During the 2020 legislative session, we were part of a broad group of legislative leaders and education stakeholders who joined Gov. Herbert to announce a bold plan that provides protection for education funding, allows the use of income tax for the health needs of at-risk, school-aged children, and doesn’t raise taxes.

If voters approve Constitutional Amendment G, income tax revenues will still be dedicated to education and protected by the state Constitution. A “yes” vote for Amendment G triggers two pieces of legislation that protect funding by moving the education base budget into a constitutionally protected account. The bills grow education funding by guaranteeing an annual adjustment to cover student enrollment growth and inflation. Finally, support for Amendment G will stabilize funding for Utah students by reserving a portion of ongoing education revenue to meet future needs and protect education from economic downturns.

Historically, income tax is one of the most volatile revenue streams. Over the past several years, in a booming economy, funding for education has increased. However, Utah saw a 12% peak in 2007, followed by a combined 19% decrease in 2009 and 2010. More recently, we’ve been reminded of how an economic downturn wreaks havoc on the state budget. Strengthening the protections for education funding is even more essential now than ever before.

Under the new system, income tax revenues will still be dedicated to education and protected by the State Constitution. The state will reserve a portion of ongoing revenue to meet future educational needs within a newly created, ongoing public education budget stabilization account. The goal is to have enough money in reserve to sustain education through a 24-month downturn in the economy. Giving teachers and students a protected source of funding has been and continues to be an important priority. This proposal provides security and stability for Utah’s dedicated teachers and students.

A vote for Amendment G also extends support to children and disabled persons through programs that address issues closely related to education. Programs such as providing eyeglasses for children in need and ensuring students have food, so they don’t have to try to learn on an empty stomach, just to name a few.

It is also important for voters to know this process was inclusive and collaborative. Lawmakers worked with education stakeholders to get the policy right and consider each group’s important perspectives. That group included the Utah State Board of Education, the Utah Association of Public Charter Schools, the Utah Public Employee Association, the Utah School Boards Association, the Utah Superintendents Association, the Parent Teacher Association and the Utah Education Association. Throughout the process, we were impressed with how everyone fought for Utah students and not against one another. That’s not something you find very often outside of our state.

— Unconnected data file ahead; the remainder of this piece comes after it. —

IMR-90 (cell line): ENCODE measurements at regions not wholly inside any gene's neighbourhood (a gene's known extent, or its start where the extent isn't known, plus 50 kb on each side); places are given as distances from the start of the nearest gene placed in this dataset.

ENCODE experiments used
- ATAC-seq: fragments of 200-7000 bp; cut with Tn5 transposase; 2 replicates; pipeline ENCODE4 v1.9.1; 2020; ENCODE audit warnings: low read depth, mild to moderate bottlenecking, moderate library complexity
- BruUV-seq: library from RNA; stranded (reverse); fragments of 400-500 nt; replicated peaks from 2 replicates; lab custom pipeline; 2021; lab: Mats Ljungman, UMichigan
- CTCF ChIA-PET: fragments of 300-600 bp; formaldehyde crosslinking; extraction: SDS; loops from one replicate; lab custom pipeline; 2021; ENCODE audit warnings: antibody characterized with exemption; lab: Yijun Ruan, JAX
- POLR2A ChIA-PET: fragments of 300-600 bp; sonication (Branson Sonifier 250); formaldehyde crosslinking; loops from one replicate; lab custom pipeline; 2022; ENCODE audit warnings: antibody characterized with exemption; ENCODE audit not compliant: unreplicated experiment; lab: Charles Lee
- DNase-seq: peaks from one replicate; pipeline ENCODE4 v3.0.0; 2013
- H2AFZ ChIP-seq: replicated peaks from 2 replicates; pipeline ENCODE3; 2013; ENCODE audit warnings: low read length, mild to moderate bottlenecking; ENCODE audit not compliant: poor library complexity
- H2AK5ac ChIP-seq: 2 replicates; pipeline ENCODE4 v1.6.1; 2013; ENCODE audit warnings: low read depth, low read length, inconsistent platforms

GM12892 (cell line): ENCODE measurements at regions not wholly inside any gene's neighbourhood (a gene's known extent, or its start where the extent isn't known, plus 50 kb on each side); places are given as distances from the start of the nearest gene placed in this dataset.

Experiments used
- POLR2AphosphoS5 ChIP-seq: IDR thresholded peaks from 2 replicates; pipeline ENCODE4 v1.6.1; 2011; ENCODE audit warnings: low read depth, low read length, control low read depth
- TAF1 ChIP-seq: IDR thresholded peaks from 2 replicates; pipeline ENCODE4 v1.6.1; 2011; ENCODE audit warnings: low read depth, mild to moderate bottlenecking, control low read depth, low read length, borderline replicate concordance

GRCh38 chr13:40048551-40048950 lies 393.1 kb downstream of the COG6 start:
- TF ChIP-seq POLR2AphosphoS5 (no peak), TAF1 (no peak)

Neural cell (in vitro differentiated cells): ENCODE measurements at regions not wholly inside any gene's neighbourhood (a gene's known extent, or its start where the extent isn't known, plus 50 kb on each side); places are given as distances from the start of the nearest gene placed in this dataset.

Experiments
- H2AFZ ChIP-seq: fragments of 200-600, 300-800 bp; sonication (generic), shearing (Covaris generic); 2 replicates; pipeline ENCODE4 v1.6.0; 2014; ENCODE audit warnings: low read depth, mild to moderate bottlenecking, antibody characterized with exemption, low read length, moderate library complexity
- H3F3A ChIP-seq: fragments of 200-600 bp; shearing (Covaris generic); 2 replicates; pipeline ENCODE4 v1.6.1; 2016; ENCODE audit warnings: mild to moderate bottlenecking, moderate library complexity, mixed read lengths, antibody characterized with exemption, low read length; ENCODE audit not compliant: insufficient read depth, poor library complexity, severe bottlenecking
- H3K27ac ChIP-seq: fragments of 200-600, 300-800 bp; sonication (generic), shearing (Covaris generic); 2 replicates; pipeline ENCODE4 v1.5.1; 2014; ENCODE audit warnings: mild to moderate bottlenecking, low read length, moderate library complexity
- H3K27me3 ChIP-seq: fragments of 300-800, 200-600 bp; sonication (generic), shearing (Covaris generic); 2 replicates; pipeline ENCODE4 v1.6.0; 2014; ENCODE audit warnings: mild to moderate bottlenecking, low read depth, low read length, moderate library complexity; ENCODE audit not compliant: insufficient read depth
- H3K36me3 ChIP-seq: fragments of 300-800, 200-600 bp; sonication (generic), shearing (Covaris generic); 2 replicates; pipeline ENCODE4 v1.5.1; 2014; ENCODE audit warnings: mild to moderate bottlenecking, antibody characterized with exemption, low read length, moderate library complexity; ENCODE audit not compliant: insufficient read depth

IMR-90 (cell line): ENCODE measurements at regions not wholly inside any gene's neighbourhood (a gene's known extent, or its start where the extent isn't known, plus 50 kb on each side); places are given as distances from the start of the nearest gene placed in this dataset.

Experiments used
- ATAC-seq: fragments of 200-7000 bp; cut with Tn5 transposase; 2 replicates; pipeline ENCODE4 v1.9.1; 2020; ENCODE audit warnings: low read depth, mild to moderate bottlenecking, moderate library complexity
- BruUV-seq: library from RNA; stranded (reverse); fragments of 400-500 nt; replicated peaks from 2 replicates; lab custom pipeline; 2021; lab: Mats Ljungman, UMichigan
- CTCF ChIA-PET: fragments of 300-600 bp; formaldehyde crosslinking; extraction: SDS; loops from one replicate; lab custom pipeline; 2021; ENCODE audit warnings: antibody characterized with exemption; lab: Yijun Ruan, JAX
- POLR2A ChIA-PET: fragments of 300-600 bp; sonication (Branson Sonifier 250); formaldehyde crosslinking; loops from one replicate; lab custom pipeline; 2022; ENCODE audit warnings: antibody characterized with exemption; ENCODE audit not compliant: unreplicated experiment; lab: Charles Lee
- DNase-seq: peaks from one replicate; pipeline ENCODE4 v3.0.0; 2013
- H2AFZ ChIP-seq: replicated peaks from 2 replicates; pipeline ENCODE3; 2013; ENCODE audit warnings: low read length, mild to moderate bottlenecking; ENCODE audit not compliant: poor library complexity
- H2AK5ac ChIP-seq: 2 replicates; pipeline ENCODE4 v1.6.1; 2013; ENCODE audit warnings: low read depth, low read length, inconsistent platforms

Education funding has been and will continue to be a top priority for policymakers. In fact, Utah spends about half of all state funds on public education, and legislators have increased annual public education spending by more than a billion dollars since 2015. Even during the COVID-19 health crisis, the Legislature increased overall education funding by 2.2%.

As we balance the state’s budget each year, we carefully review legislation and funding proposals from many sources. Constitutional Amendment G proposes to put education funding first. It also simultaneously provides a funding framework for educational security, especially in unpredictable down years like the one we are in.

This change does not include any tax increase. It does not eliminate the protections for education funding; it adds to them. It does expand the income tax earmark to include services for children and individuals with disabilities, which is why policymakers want the voters to have the final say. The entire plan is subject to voter approval as Constitutional Amendment G on your ballot this November.

As voters consider the benefits of these changes, we hope they recognize the significant benefit to Utah students as we protect, grow and stabilize education funding. A vote for Amendment G gives all Utah students the best chance to achieve their dreams.

Dan Hemmert represents District 14 in the Utah Senate, covering parts of Utah County. Mike Schultz represents District 12 in the Utah House of Representatives, covering parts of Davis and Weber counties.

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